Tuesday, October 2, 2012

Bless the Child

31 Days of Horror: Day 2
There are three important things you can take from the promotional poster for Bless the Child.  First and foremost, there is a "child" that "just turned six," so we have a horror movie with a child actor.  Not necessarily a bad sign, but worth noting.  Second, the word "bless" and the upside-down(-ish) crucifix of light imply that this is a story that will deal with Christian (probably Catholic) beliefs.  That means demons, the devil and/or possession; given the large number of crappy possession movies out there, that should set off a warning light.  Finally, the tagline "Mankind's last hope just turned six" tells us that the advertising team did not have anything cool in the script to draw from.  To put that in perspective, Leprechaun: In the Hood has the tagline "Evil's in the house."  I think it's safe to say that this is going to be a rough one to watch.

Bless the Child begins with Maggie (Kim Basinger) coming home after a long day of nurse work.  Waiting on her front stoop, though, is a bum. Maggie does her best to shoo the bum away, but it turns out that the bum is actually her sister, Jenna (Angela Bettis)!  Jenna has always been the black sheep of the family, and it's been years since the two have seen each other.  So, Jenna, how're you doing?
Yeesh.  Not so well, it seems.  The titular child that needs blessing happens to be Jenna's.  Jenna appears to be homeless and jobless, with a heroin habit and a brand-new baby from an unknown father.  On the other hand, it looks like she lost the baby weight ridiculously fast.  Well, that's heroin for you.  After some clumsy exposition where the two family members make sure to explain their motives and history out loud to each other, Jenna shouts "not it" (not really) and scrambles out into the streets, leaving Maggie to raise the infant on her own (really).  Fast-forward a few years and the infant is now Cody (Holliston Coleman), a six-year-old autistic child.  And if you've seen enough movies, then you know that "autistic" is interchangeable with "unique."  In Cody's case, she is able to do all sorts of cool stuff, like spin things with her mind and raise the dead.  Oddly enough, adults seem oblivious to these talents, probably because they're common symptoms of autism.  Maggie only appears to be impressed with Cody's ability to chase away her boyfriends.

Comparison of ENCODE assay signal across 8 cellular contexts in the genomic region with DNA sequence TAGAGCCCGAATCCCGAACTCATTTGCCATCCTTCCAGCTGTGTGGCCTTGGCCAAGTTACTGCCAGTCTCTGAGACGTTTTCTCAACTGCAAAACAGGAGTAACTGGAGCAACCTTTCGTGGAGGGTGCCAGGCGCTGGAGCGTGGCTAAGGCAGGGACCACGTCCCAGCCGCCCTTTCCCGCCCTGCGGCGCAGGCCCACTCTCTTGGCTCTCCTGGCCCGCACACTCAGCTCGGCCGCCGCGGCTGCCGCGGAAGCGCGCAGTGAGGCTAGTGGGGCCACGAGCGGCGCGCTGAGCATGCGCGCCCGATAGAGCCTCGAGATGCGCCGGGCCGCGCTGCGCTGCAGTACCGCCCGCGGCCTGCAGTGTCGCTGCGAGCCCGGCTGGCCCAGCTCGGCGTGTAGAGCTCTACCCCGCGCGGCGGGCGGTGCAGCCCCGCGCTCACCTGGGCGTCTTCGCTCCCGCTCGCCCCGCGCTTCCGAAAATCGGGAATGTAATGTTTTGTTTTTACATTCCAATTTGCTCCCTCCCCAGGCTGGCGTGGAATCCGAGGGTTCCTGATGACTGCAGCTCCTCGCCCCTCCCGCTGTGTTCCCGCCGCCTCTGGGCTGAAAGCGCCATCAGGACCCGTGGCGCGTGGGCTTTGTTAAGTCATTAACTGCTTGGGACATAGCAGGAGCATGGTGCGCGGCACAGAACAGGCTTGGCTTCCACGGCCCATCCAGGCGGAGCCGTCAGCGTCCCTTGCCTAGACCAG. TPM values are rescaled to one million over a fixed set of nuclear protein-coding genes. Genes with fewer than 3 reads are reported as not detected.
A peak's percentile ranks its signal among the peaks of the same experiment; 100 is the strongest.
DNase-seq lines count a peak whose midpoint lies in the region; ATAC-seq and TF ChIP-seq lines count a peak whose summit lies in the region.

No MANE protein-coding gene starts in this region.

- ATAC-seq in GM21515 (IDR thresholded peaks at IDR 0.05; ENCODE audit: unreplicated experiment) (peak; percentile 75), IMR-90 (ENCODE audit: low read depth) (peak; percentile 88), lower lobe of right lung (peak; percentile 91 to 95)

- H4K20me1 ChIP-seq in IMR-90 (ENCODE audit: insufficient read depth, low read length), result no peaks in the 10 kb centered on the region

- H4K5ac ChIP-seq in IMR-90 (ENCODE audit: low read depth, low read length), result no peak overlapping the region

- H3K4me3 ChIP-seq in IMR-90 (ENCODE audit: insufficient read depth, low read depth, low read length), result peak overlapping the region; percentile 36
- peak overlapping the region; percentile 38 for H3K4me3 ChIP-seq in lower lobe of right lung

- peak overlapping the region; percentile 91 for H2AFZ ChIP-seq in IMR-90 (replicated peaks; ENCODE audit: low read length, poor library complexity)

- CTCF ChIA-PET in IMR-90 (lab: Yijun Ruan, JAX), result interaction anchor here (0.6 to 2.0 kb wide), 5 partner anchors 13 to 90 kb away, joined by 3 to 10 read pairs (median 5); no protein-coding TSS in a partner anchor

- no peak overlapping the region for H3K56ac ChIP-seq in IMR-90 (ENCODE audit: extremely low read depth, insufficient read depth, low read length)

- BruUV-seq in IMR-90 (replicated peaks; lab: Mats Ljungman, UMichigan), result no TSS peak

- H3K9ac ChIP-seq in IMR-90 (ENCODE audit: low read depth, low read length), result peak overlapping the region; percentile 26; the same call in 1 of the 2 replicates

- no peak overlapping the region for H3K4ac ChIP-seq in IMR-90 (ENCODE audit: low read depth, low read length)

"I know you look like Kim Basinger and all, but women who care about kids are a major turn-off.  Later."
Meanwhile, local police have been baffled by a number of child murders in the area.  An FBI occult expert, Agent Travis (Jimmy Smits), believes that the murders have been made in a ritualistic, Satan-worshiping kind of way.  But why?  And how are they getting all these six-year-old kids?
"Hey kid, do you want a nice, warm bowl of murder?"
That is when Jenna shows up again, cleaned up and with a rich husband in tow.  Her husband, Eric (Rufus Sewell), is the multimillionaire leader of a child outreach group/satanic cult, which doesn't sound like it should be a lucrative profession.